Warm and effective counselling

Nestling among Odense University Hospital’s high buildings and surrounded by mature trees is a ‘Livsrum’ counselling centre, a welcoming place built on a human scale using warm and friendly materials.

Troldtekt, Livsrum
Photo: Helene Høyer Mikkelsen, architect

The Danish Cancer Society, together with the philanthropic association Realdania, has established a number of cancer counselling centres, or ‘Livsrum life rooms’ as they are called, around Denmark. Here, cancer patients and their relatives can come in for a chat or advice without necessarily having to make a prior appointment. There are no doctors’ coats nor reception desks, instead just lovely rooms, inviting furniture and freshly made coffee.

From the beginning, Livsrum in Odense has been a building which lives up to its objectives of being attractive, lively and very functional. The building interacts with its surroundings and appeals with its dynamic shapes and human scale proportions.

The core of the building is a large communal space – Livsrum – with several adjoining rooms. This area connects easily with the other rooms and creates coherence, allowing people to choose to be on their own or in the company of others. This delicate balance is created by the deliberate use of the building’s materials to create a sense of continuity while differentiating the rooms through their ceiling heights. For example, in the middle is a high ceilinged room with large window sections, while recessed niches are more intimate with normal ceiling heights and built-in furniture.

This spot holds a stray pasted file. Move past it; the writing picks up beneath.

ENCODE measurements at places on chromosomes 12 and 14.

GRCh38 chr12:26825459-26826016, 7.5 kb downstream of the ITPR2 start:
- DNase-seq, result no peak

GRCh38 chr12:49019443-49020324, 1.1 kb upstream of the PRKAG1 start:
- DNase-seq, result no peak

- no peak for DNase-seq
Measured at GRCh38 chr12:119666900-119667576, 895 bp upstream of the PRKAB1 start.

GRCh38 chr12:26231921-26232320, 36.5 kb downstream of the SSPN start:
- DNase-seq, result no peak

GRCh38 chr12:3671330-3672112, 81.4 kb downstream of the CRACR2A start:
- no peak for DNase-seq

In the high Livsrum, white Troldtekt ceilings covered with white-pigmented lamellae emphasise the atmosphere while natural coloured Troldtekt panels with larch lamellae harmonise with the wood cladding in the lower height adjoining rooms.

The Troldtekt ceiling absorbs sound and ensures good acoustics, thereby maximising the friendly and intimate feel and overriding architectural composition of the building. Seen from outside, three horizontal bands of concrete, wood and metal connect the building beautifully and naturally with the landscape and initiate a welcoming and calming dialogue with visitors. The textured surfaces and the building’s proportions create a sense of peace while the flowing sequence of rooms reflects the cycle of life.

Architect Mette Wienberg says, ‘Architecture is experienced with all the senses. While the emphasis is often visual it is important for us that the architecture’s sound, smell and feel are also an integral part of the whole. Achieving the right acoustic balance has therefore been an important part of this project. The Troldtekt ceilings and the building’s staggered walls coupled and its wood clad surfaces and living plants have together created an excellent sound environment.’